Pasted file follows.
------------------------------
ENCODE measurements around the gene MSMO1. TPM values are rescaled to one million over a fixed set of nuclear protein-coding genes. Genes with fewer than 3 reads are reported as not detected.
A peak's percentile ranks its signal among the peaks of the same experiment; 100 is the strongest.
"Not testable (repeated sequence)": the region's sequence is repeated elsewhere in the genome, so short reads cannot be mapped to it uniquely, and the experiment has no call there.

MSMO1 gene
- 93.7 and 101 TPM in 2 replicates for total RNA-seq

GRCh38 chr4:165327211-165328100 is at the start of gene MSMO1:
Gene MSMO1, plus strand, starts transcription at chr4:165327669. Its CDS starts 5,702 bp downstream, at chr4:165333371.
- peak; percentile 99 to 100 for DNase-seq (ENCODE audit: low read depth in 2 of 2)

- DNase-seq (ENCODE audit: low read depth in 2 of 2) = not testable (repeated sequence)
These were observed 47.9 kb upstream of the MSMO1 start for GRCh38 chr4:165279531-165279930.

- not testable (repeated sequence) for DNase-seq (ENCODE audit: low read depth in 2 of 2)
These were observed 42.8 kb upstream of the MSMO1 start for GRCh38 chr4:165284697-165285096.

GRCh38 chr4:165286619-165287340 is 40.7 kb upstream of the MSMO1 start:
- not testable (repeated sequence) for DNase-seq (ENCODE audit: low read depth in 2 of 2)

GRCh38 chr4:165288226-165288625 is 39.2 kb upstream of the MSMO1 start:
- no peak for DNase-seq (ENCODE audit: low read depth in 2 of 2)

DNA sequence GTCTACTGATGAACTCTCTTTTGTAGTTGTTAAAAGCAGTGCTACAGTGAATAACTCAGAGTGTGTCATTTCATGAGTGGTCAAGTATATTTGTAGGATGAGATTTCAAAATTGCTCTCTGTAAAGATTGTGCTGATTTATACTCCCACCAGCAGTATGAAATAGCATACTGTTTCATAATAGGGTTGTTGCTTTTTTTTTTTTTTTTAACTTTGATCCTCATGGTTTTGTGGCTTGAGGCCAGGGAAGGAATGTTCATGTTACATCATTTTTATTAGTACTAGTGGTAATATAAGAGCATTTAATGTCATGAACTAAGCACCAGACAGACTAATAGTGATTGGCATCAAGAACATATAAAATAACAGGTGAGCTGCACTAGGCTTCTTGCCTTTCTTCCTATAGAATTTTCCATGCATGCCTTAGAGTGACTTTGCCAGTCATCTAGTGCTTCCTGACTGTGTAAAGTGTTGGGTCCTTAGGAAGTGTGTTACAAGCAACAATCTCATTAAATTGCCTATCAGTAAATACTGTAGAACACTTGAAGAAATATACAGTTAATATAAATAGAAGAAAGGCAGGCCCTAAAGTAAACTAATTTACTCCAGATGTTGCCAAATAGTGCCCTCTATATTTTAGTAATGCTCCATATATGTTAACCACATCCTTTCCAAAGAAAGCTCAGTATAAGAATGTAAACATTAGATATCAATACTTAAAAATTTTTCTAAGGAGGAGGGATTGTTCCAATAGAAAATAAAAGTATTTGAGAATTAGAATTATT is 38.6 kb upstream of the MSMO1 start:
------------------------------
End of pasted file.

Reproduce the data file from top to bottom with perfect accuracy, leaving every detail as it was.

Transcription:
ENCODE measurements around the gene MSMO1. TPM values are rescaled to one million over a fixed set of nuclear protein-coding genes. Genes with fewer than 3 reads are reported as not detected.
A peak's percentile ranks its signal among the peaks of the same experiment; 100 is the strongest.
"Not testable (repeated sequence)": the region's sequence is repeated elsewhere in the genome, so short reads cannot be mapped to it uniquely, and the experiment has no call there.

MSMO1 gene
- 93.7 and 101 TPM in 2 replicates for total RNA-seq

GRCh38 chr4:165327211-165328100 is at the start of gene MSMO1:
Gene MSMO1, plus strand, starts transcription at chr4:165327669. Its CDS starts 5,702 bp downstream, at chr4:165333371.
- peak; percentile 99 to 100 for DNase-seq (ENCODE audit: low read depth in 2 of 2)

- DNase-seq (ENCODE audit: low read depth in 2 of 2) = not testable (repeated sequence)
These were observed 47.9 kb upstream of the MSMO1 start for GRCh38 chr4:165279531-165279930.

- not testable (repeated sequence) for DNase-seq (ENCODE audit: low read depth in 2 of 2)
These were observed 42.8 kb upstream of the MSMO1 start for GRCh38 chr4:165284697-165285096.

GRCh38 chr4:165286619-165287340 is 40.7 kb upstream of the MSMO1 start:
- not testable (repeated sequence) for DNase-seq (ENCODE audit: low read depth in 2 of 2)

GRCh38 chr4:165288226-165288625 is 39.2 kb upstream of the MSMO1 start:
- no peak for DNase-seq (ENCODE audit: low read depth in 2 of 2)

DNA sequence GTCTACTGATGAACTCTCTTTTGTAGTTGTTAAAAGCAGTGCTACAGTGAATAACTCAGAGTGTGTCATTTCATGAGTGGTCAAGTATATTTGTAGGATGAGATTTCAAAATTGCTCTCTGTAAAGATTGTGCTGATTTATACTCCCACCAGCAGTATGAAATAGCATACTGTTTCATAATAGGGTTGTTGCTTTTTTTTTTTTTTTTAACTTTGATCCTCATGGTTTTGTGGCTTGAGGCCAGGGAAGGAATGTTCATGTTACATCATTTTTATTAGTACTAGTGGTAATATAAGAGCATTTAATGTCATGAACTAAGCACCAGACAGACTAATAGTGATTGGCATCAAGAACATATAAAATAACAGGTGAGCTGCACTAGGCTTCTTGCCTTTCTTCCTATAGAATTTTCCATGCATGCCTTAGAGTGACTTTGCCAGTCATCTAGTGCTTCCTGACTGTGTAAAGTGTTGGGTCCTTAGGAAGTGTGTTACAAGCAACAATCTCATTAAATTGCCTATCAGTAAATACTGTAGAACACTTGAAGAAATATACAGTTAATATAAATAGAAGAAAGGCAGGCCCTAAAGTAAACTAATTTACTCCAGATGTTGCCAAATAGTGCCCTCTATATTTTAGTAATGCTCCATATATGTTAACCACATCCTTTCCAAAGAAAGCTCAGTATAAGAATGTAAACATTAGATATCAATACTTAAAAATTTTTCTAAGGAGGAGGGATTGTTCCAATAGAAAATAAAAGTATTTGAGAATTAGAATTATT is 38.6 kb upstream of the MSMO1 start: